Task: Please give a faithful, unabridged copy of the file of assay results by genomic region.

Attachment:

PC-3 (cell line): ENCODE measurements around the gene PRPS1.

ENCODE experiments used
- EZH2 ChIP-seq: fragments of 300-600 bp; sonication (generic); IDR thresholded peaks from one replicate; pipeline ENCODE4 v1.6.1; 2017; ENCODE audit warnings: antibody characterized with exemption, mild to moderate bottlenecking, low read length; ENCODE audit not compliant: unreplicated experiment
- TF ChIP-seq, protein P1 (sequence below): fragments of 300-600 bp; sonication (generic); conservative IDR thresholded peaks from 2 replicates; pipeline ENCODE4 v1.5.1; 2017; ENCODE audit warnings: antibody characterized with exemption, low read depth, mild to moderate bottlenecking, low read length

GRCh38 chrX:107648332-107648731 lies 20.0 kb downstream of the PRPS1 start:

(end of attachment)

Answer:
PC-3 (cell line): ENCODE measurements around the gene PRPS1.

ENCODE experiments used
- EZH2 ChIP-seq: fragments of 300-600 bp; sonication (generic); IDR thresholded peaks from one replicate; pipeline ENCODE4 v1.6.1; 2017; ENCODE audit warnings: antibody characterized with exemption, mild to moderate bottlenecking, low read length; ENCODE audit not compliant: unreplicated experiment
- TF ChIP-seq, protein P1 (sequence below): fragments of 300-600 bp; sonication (generic); conservative IDR thresholded peaks from 2 replicates; pipeline ENCODE4 v1.5.1; 2017; ENCODE audit warnings: antibody characterized with exemption, low read depth, mild to moderate bottlenecking, low read length

GRCh38 chrX:107648332-107648731 lies 20.0 kb downstream of the PRPS1 start: